Louis R. Perry – WWII & Korea

The country’s pandemic lockdown kept me out of Florida for almost two years. When I returned to Missouri, I carried a van loaded with old film, prints, clips and other journalistic detritus.

Along with my stuff, Wife Lila packed a box of Perry family photos for Sister Marty. A special selection of photos will go to Brother John for his “military trunk.”

This short newspaper brief tells about all I know right now about Lila’s Uncle Louis R. Perry, who served in the Navy during World War II and the Korean War. He was awarded the Bronze Star for meritorious service during the Korean campaign.

Watching Louis grow up

You can see Louis grow up from a somewhat skinny young man to a mature sailor. Click on any photo to make it larger, then use the arrow keys to move around.

The USS Rochester (CA-124)

Louis spent a good portion of his service aboard the USS Rochester, an Oregon City-class heavy cruiser that was launched in 1945.

On Sept. 13, 1950, The Rochester provided support for the troops landing on Inchon. On Sept. 17, two Korean aircraft that were mistakenly thought to be friendly, dropped four bombs on the ship. Three of them missed, and the fourth smashed the ship’s crane, but failed to detonate. 

There were no American casualties, but the crew painted a Purple Heart on the crane.

The vessel was refitted several times during her life, but she was eventually scrapped in 1974.

Perry family has history of service

Going-away party for Wyatt Perry 07-14-2012

I made this photo at a going-away party when Wyatt Perry, John and Dee’s son, was shipping out for the marines. 

Left to right: Laurie Perry Everett, Drew Perry, Wyatt Perry, John F. Perry, Rocky Everett.

John Perry was Navy and served in Vietnam. Drew just finished up his enlistment in the Marines.

Laurie Perry Everett, joined the Army, where the diminutive blonde became a Military Police officer. She was stationed in Kitzingen, Germany, but she either visited or was deployed in France, Spain, Italy, the Czech Republic, Romania, Israel, Bosnia, Croatia, Greece and Switzerland, among others.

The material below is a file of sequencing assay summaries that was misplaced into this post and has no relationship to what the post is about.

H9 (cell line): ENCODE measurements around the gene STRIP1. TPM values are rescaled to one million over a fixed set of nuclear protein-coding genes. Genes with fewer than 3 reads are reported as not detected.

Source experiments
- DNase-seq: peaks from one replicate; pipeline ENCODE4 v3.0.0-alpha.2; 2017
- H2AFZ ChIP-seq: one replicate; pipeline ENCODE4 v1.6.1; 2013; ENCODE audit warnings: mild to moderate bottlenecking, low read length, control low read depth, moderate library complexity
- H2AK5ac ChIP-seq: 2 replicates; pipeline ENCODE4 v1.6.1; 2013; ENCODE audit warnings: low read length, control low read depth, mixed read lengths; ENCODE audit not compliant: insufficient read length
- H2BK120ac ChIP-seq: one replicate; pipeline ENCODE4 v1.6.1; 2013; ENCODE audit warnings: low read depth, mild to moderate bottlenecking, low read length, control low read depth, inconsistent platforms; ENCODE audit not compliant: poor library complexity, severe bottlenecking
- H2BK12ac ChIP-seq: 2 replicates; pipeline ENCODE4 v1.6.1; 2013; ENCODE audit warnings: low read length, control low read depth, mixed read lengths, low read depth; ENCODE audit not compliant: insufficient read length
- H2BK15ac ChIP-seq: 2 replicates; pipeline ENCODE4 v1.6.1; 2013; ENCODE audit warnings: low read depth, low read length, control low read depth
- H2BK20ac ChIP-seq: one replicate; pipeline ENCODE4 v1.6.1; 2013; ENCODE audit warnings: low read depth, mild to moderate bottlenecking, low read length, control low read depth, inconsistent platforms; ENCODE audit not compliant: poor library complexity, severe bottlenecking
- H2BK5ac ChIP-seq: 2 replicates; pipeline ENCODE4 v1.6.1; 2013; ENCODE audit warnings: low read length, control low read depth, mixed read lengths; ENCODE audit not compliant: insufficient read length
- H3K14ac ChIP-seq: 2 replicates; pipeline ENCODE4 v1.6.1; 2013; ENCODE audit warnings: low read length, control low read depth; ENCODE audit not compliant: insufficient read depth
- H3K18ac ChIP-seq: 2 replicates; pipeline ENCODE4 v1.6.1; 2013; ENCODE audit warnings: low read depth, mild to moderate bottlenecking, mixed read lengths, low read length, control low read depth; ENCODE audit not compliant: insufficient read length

One of her jobs was processing new troops, explaining the local customs and making them aware of what they needed to know. One soldier, Rocky Everett, commented to his buddy, “I’m going to date that girl one day.”

Brookside War Memorial

Brookside War Memorial 10-11-2014On one of my trips to Wib’s BBQ, I finally stopped to visit the Brookside Park Memorial to Veterans of All Wars, sponsored by the Jackson Memorial Veterans of Foreign Wars Post 10495 and the American Legion and their auxiliaries.

If I had been thinking, I’d have queued this up to run on December 7 to remember Pearl Harbor.

In a way, though, it is fitting that it didn’t run on that date. Since we have men and women in harms way all over the world every day, it’s appropriate not to pick a “special” day to recognize them and their families. We should remember them EVERY day.

I’ll break the photos into galleries by conflict. Click on the photos to make them larger, then use your arrow keys to move through the images.

I have to admit I’m a little confused at how the names were selected. I tried to cross reference some with The Missourian’s book, Heartland Heroes – A Tribute to Korean and Vietnam Veterans, and found names on the memorial wall that weren’t in the book and vice versa.

Approach to memorial

Revolutionary through Civil War

World War I

Brookside War Memorial 10-11-2014

World War II

Korean War

Vietnam War

Desert Storm

Brookside War Memorial 10-11-2014

Active Service

 Panorama of Memorial Wall